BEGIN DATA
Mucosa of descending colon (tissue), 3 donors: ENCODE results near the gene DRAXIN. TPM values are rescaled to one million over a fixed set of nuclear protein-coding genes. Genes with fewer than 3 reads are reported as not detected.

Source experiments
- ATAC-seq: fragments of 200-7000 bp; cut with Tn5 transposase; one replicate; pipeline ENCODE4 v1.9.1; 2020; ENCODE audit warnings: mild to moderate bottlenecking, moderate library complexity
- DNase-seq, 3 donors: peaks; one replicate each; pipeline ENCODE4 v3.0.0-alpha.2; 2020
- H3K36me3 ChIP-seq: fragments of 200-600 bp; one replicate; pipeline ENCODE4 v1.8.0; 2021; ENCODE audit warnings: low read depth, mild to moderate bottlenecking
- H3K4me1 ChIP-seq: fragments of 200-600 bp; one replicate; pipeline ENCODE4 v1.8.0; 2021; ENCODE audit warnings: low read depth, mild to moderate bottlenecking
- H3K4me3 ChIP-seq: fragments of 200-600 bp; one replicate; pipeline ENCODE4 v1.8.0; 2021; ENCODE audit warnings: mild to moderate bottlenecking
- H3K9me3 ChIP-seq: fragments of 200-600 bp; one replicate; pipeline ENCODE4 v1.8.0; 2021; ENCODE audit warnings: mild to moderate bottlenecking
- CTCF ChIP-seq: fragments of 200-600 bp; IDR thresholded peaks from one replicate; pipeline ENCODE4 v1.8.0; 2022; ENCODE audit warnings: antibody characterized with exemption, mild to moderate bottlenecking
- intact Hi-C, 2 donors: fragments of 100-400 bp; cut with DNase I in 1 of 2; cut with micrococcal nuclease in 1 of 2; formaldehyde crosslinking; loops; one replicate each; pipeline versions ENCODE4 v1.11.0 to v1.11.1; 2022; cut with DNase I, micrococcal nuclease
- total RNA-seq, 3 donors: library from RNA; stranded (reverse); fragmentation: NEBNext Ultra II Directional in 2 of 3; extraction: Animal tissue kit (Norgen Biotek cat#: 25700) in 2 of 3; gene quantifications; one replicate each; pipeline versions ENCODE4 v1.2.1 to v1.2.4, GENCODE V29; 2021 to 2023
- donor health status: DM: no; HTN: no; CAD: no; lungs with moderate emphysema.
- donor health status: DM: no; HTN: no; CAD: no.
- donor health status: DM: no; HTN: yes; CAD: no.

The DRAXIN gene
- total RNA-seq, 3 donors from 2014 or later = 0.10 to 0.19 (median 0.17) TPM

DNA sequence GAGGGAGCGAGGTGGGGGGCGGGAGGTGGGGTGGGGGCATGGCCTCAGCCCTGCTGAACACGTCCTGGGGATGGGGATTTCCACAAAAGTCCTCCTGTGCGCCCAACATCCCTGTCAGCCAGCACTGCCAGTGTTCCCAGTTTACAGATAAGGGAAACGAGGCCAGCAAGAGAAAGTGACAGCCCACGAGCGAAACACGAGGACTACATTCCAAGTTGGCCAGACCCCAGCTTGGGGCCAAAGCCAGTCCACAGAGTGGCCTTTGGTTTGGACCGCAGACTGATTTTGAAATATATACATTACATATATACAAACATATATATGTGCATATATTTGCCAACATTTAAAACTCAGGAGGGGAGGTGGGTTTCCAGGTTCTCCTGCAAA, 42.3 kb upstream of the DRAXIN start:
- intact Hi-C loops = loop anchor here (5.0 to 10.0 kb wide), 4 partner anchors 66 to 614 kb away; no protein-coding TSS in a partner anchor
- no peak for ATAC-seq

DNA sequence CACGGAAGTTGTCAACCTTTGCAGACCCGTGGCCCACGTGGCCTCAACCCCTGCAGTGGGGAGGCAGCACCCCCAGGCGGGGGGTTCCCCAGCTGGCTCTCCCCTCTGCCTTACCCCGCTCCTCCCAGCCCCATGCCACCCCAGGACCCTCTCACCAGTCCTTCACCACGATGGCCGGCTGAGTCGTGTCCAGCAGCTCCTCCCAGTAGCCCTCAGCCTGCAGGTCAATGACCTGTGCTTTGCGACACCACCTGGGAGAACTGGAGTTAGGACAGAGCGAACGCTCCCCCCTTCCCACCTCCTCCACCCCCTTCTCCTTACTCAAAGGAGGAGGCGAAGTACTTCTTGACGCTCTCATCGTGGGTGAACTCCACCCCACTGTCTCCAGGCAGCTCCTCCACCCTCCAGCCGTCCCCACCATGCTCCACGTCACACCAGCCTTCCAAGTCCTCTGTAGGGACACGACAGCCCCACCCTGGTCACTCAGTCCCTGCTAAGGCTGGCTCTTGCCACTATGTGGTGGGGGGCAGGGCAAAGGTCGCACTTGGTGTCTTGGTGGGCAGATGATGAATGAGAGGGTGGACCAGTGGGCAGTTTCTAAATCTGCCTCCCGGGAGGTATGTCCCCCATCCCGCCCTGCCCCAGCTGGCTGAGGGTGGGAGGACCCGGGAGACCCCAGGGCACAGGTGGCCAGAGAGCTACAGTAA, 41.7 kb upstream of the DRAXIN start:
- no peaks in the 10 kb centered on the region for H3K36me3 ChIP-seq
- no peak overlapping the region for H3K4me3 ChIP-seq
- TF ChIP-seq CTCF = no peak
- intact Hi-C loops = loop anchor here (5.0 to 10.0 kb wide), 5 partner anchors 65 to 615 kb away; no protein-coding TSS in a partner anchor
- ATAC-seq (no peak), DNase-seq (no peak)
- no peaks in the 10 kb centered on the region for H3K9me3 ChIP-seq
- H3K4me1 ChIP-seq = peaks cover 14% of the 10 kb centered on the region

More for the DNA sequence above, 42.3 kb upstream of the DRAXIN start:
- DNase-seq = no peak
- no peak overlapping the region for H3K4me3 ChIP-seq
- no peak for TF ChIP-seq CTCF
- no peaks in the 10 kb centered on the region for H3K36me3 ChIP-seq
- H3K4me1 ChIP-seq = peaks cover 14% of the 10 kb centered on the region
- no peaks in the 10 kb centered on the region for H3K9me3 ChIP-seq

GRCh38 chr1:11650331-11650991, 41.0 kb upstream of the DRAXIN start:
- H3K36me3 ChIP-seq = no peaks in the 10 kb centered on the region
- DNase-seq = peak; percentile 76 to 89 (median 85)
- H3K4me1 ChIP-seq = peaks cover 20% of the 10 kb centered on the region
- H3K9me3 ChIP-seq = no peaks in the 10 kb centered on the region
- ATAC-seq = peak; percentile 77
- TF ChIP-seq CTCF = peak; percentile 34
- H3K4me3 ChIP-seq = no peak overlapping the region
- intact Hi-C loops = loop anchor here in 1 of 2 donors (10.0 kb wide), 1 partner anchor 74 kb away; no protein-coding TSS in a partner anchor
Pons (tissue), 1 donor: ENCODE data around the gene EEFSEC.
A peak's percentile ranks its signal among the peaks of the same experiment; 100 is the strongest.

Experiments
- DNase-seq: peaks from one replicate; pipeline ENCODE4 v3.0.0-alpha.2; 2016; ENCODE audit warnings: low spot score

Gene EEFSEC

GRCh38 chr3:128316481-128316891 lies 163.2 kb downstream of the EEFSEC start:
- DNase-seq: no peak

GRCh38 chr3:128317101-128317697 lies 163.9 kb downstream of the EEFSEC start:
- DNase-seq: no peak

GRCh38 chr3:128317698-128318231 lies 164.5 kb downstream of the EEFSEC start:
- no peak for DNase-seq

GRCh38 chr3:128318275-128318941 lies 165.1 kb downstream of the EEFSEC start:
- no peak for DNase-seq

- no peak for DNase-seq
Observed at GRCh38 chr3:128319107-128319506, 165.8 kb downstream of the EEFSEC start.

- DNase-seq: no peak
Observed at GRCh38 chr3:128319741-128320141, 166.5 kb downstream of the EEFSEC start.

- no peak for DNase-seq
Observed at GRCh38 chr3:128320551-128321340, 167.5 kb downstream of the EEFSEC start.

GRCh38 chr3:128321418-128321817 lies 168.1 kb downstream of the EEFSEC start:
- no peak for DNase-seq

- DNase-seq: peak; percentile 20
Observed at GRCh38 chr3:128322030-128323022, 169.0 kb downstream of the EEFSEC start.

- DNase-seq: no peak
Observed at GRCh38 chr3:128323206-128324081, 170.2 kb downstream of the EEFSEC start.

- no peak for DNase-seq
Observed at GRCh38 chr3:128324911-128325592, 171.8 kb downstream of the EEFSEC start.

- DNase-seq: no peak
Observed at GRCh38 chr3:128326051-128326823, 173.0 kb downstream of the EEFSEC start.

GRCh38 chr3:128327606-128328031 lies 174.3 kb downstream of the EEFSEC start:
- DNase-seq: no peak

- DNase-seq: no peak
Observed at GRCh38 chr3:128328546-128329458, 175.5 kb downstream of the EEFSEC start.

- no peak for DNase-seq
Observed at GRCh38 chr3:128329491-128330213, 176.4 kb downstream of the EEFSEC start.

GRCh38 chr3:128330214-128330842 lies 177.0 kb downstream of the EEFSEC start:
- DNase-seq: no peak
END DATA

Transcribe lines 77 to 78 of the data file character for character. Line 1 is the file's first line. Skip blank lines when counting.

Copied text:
- no peak for DNase-seq
Observed at GRCh38 chr3:128329491-128330213, 176.4 kb downstream of the EEFSEC start.